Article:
A few weeks ago I talked about Chemistry Lessons, a wonderful novel by best-selling author, Bonnie Garmus. The protagonist, Elizabeth Zott, was telling her partner that there was no way that she would ever change her name if she married him, even though it was unlikely they would ever marry. Zott saw marriage as antiquated and an instrument of female oppression. Still, they had a close, loving relationship and a real synchronicity that would likely have carried them right through to old age, if it had not been for the unpredictability of life.
So it is that Zott finds herself a single mother to a delightful, precocious little girl in early 1960s California when it was frowned upon to have a child without the benefit of marriage. On top of this, Zott is a brilliant chemist who struggles to be taken seriously among scientists in what was very much a man’s world.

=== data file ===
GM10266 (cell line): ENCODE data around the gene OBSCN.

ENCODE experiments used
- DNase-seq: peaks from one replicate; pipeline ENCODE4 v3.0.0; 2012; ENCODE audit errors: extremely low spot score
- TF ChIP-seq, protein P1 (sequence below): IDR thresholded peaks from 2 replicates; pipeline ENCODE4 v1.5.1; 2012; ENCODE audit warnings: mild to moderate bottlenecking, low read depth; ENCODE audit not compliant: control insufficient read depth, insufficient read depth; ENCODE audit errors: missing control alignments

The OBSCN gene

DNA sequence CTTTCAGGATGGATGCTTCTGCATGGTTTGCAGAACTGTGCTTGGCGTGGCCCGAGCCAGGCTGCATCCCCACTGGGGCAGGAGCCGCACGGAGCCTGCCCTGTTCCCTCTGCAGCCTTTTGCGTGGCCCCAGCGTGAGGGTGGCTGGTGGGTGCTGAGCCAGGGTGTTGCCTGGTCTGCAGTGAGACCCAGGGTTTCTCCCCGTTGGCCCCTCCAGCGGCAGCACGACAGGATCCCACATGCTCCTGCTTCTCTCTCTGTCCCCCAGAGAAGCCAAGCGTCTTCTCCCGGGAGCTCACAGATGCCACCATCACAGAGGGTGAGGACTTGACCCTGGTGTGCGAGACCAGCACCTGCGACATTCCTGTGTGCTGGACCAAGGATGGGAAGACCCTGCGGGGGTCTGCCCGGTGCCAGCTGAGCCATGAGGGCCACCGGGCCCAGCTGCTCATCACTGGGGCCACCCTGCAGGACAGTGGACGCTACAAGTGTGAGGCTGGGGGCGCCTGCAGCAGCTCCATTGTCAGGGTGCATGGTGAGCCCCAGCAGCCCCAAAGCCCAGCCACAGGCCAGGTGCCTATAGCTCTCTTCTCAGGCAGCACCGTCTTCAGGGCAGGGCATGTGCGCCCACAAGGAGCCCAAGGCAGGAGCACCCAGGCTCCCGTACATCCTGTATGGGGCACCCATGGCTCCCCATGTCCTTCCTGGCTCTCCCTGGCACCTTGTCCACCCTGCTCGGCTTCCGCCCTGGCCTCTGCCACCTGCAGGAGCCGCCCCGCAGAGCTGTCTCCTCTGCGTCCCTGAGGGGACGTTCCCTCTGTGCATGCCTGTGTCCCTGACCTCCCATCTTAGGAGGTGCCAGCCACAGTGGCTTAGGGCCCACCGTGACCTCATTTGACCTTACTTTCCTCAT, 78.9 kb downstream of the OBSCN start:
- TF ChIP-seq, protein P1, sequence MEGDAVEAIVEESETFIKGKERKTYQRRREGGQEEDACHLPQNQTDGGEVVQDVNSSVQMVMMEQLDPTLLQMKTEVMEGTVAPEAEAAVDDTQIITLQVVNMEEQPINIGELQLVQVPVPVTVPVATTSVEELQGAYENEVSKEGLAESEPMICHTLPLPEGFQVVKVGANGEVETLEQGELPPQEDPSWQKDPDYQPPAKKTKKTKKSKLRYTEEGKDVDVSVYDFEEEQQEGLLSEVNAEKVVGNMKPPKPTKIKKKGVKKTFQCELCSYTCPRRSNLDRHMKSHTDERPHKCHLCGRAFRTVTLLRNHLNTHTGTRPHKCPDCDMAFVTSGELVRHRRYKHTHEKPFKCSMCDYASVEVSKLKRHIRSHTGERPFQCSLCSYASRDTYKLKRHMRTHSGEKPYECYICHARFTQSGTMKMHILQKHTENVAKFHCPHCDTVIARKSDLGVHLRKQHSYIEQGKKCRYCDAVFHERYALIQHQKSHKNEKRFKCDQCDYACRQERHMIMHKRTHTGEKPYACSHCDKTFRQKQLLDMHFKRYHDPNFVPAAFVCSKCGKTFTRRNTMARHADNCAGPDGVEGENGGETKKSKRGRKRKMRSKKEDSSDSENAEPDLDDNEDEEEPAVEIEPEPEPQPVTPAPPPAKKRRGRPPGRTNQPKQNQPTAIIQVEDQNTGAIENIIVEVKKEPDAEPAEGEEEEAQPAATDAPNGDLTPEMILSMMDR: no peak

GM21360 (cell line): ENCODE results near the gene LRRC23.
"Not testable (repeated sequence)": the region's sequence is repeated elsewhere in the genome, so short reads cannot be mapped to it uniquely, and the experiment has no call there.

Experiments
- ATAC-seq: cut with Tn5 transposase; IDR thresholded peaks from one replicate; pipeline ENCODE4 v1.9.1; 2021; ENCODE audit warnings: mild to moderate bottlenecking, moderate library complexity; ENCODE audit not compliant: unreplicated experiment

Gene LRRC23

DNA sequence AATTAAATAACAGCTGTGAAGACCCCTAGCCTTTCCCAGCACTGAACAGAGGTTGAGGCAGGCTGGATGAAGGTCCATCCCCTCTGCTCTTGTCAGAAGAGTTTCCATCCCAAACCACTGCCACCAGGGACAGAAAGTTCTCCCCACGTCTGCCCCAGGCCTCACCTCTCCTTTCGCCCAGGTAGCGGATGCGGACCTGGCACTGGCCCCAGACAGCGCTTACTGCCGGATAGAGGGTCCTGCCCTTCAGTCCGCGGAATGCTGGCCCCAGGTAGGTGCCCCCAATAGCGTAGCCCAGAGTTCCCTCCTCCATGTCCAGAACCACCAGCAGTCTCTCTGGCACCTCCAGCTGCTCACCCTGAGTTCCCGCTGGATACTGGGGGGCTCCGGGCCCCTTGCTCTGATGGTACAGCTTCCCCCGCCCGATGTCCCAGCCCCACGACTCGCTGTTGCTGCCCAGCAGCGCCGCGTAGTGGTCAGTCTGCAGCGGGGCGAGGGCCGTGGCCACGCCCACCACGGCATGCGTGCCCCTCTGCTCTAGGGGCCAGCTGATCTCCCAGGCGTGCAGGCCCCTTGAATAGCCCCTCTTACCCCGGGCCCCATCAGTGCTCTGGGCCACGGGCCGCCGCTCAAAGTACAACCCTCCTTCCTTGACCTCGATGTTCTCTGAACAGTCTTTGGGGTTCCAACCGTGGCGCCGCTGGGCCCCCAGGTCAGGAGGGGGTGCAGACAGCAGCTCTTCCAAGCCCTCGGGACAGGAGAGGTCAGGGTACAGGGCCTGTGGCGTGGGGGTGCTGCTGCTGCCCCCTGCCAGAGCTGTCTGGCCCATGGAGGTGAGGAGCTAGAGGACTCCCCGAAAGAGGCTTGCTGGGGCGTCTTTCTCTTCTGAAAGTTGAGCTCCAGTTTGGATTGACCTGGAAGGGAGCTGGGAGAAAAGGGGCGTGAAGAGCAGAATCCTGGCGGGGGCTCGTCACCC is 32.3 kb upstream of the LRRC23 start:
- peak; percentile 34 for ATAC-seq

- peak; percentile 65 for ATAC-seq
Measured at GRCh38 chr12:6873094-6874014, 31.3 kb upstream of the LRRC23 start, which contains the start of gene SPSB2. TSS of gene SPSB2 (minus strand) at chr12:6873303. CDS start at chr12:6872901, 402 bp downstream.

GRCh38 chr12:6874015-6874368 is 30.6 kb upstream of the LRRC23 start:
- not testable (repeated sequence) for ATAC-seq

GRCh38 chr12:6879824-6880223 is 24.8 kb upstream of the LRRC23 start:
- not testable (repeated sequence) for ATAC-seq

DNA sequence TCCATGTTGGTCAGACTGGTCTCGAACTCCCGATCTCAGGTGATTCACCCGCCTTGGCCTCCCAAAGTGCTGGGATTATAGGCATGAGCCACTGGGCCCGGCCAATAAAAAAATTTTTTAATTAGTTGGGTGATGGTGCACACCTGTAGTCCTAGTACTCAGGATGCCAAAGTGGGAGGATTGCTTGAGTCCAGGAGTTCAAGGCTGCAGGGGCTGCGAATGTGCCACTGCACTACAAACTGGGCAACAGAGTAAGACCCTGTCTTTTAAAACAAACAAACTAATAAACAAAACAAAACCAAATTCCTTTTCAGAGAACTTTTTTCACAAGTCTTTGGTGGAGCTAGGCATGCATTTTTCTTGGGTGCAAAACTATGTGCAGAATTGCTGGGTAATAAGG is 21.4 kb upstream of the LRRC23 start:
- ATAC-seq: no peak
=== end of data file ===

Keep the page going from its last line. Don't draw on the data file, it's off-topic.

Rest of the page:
Through a series of coincidences she finds herself the star of a very popular cooking show, Supper at Six. But not only does she teach women across North America how to cook meals that are both nutritious and tasty, she gives them chemistry lessons as well. More than this, she teaches them to believe in themselves and never to regard themselves as just average.
If you are an early wave Boomer or the child of someone born in the mid-1930s to mid-1940s, you need to read this book. It will give you insights into the cultural challenges faced by your mother, which continued to plague Boomer women as well. This novel will also make you laugh and cry. The characters are dazzling, especially the adorable and clever little dog “Sixty-Six”, who knows well over five hundred words! Enjoy!